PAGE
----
Last year I met a group of young girls in Cambodia living in a shelter for survivors of human trafficking. They wanted the same things we all desire for our children: the opportunity to live and learn in safety, to grow up free to fulfill their God-given potential. But for these girls, those basics seemed nearly insurmountable. They had already endured traumas that defy description and shock the conscience.
A decade since the United Nations adopted the Protocol to Prevent, Suppress and Punish Trafficking in Persons, there are more slaves living in the world today than at any point in history. The story of those girls in Cambodia, and the many others like them around the world, should serve as a call to action for us all. It’s time to redouble our efforts and renew our resolve to end this scourge once and for all.
The United States has made combating human trafficking a priority at home and around the world. It devastates communities, undermines the rule of law, tears families apart, exploits the most vulnerable in society, and offends our most fundamental values.
Fighting slavery is part of who we are as a nation, but this crime affects us all individually as well. When we eat produce that was picked by enslaved hands, when we buy clothes stitched in sweatshops by unpaid workers, when we look the other way on street corners where prostitutes are forced to sell their own bodies, consciously or unconsciously, we all contribute to this crime. We must also all contribute to stopping it.
Over the last 10 years, governments around the world have joined this struggle. To date, more than 120 countries have adopted anti-trafficking laws consistent with the U.N. Protocol, which established the 3P Paradigm of prevention, protection, prosecution. That progress has been reflected in the State Department’s annual Trafficking in Persons Report, which assesses government efforts to curb sex and labor trafficking.
This week we are releasing a new report ranking 184 countries and territories. It finds that we are at a critical moment in this struggle. The last 10 years have been a decade of development in which governments have made promises, forged partnerships, and put in place new legal mechanisms to make meaningful progress combating human trafficking. Yet despite this progress, worldwide the number of prosecutions has leveled off, victim identification is inadequate, and protection services are weak.
We cannot allow the momentum of the past decade to slow. Instead, it should be accelerated.
That’s why going forward, the measure of success for government action — including our own — cannot merely be whether legal frameworks and protection mechanisms exist, but whether those tools are being implemented effectively and are making a real difference for trafficking victims and survivors.
To live up to those promises, the next 10 years need to be a decade of delivery.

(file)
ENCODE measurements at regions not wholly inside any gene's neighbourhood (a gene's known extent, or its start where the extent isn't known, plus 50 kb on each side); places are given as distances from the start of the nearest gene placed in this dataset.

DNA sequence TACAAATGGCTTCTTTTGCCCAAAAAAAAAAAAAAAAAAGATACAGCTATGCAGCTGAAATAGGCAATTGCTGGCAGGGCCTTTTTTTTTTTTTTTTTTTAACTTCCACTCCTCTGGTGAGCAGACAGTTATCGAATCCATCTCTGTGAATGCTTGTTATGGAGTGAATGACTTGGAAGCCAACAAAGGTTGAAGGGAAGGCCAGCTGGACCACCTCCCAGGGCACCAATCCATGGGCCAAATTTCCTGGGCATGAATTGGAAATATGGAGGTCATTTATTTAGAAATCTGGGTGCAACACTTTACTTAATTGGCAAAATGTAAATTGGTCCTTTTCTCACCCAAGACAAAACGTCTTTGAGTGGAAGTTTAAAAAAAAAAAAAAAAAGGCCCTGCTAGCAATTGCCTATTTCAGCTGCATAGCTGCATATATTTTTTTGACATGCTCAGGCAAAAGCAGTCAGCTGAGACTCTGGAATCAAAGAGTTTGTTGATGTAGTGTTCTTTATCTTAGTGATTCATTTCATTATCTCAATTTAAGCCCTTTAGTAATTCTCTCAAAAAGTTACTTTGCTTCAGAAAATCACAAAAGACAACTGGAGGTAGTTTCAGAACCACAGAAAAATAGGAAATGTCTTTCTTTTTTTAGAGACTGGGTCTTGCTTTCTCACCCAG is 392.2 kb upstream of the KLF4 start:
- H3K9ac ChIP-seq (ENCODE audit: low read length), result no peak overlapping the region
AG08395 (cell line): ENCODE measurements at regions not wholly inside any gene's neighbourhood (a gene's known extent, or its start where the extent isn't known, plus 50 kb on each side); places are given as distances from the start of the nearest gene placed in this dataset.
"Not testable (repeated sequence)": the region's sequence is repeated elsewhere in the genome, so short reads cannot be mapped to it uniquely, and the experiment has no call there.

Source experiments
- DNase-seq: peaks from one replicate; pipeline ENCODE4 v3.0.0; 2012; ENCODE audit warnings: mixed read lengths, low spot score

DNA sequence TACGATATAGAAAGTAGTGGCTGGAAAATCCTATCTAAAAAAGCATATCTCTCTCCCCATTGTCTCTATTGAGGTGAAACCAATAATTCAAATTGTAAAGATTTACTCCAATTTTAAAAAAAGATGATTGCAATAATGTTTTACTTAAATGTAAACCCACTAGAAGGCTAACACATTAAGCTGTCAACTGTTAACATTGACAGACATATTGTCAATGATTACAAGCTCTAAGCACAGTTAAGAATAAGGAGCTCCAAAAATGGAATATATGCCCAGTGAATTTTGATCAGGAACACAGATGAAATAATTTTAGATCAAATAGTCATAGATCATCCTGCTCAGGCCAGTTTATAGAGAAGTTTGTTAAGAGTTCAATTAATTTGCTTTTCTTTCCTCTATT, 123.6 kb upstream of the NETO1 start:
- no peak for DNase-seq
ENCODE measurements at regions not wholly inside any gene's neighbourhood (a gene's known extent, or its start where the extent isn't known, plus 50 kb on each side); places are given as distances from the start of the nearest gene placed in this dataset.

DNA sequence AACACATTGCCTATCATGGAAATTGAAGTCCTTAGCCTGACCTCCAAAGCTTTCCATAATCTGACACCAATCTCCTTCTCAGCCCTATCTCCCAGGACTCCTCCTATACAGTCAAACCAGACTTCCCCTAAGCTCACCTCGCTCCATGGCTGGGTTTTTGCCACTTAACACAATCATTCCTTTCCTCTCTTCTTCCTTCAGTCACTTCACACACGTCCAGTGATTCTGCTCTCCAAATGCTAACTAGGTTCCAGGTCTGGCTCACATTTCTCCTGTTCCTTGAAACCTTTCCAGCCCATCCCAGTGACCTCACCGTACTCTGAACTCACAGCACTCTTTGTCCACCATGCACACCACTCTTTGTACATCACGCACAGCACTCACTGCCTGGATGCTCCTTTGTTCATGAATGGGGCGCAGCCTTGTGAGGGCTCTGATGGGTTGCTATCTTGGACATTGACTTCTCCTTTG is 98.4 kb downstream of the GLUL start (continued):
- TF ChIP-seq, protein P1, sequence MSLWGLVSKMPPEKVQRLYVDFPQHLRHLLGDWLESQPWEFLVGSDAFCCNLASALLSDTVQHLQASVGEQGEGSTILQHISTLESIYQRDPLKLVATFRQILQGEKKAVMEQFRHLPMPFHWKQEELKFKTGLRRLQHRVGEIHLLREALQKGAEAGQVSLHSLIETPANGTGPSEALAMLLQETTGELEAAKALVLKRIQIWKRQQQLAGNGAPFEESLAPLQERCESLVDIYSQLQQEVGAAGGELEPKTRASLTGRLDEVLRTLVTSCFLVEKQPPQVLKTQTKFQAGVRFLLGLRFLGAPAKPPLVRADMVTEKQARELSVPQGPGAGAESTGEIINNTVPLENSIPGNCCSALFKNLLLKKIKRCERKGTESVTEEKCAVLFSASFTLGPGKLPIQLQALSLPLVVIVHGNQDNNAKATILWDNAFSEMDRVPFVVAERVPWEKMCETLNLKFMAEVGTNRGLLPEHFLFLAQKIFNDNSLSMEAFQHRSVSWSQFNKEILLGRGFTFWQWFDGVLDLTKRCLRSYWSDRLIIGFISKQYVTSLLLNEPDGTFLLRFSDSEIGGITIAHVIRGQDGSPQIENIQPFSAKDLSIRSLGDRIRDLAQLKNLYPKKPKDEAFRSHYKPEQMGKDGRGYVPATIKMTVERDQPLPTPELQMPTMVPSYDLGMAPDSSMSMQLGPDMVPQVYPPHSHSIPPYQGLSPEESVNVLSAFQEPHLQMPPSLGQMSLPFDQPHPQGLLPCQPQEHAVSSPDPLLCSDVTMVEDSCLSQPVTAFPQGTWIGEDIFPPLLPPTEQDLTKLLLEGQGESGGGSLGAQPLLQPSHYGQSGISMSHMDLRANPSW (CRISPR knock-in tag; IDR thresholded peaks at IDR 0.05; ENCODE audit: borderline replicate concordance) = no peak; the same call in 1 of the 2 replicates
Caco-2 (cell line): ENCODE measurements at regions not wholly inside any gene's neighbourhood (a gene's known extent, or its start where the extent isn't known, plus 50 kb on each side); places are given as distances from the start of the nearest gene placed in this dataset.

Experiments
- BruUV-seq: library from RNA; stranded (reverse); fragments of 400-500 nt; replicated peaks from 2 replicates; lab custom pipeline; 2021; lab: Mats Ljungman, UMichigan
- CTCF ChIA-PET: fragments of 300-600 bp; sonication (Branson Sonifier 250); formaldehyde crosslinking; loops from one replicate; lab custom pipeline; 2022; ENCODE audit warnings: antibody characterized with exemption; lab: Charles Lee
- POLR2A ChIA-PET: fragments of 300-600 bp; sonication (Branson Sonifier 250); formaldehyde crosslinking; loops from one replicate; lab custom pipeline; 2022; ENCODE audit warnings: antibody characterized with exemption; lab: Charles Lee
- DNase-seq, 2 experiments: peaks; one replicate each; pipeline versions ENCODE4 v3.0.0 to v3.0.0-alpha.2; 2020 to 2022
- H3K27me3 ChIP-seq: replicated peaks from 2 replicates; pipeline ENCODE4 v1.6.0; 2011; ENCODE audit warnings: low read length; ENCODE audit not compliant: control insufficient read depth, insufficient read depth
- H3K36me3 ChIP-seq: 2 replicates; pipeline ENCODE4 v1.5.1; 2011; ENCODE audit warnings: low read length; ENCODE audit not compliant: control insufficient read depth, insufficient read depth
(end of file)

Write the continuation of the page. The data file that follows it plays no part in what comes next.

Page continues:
That means governments everywhere must improve their efforts to combat all forms of trafficking, whether for sex or labor, domestic or transnational, affecting men, women, or children. Criminal justice and law enforcement organizations should not only enforce existing anti-trafficking laws, but refine their methods to fight modern slavery in order to keep up with an evolving understanding of the crime.
Partnerships among governments can improve our ability to combat exploitation in all its forms, whether by cracking down on fraudulent recruitment practices in source countries, screening migrant populations for potential victims, or aggressively prosecuting those who hold individuals in compelled service. Recent developments in supply chain monitoring will allow governments to work with the private sector, so that consumers can know whether the goods and services they buy come from responsible sources. Around the world, governments and non-government organizations are innovating and collaborating on new practices to protect victims and punish their abusers. But that knowledge must be coupled with action.
This is a crime that affects every nation, including the United States, and every government must take responsibility for stopping it. In countries with well established rule of law, it is not enough to assume the legal system will just take care of this problem. We must take proactive steps in identifying victims, delivering justice, and providing survivors the support and protection they need. At the same time, those in developing countries cannot plead limited capacity as an excuse for an anemic response. We have seen that political will, creative solutions, and strong partnerships can help fill the void left by a lack of resources.
The story of those girls in the Cambodian shelter is heartbreaking, but it should also give us hope. Their experience shows how effective law enforcement, comprehensive protection measures, and the commitment of good people can bring victims out of the horror of slavery and help them live healthy and productive lives. The United States is committed to this goal. We will do our part to move from the decade of development to the decade of delivery. But we can’t do it alone. For the millions of people who toil in the shadows, unseen and unheard, all of us must make this effort a priority.
• Clinton is the U.S. secretary of state.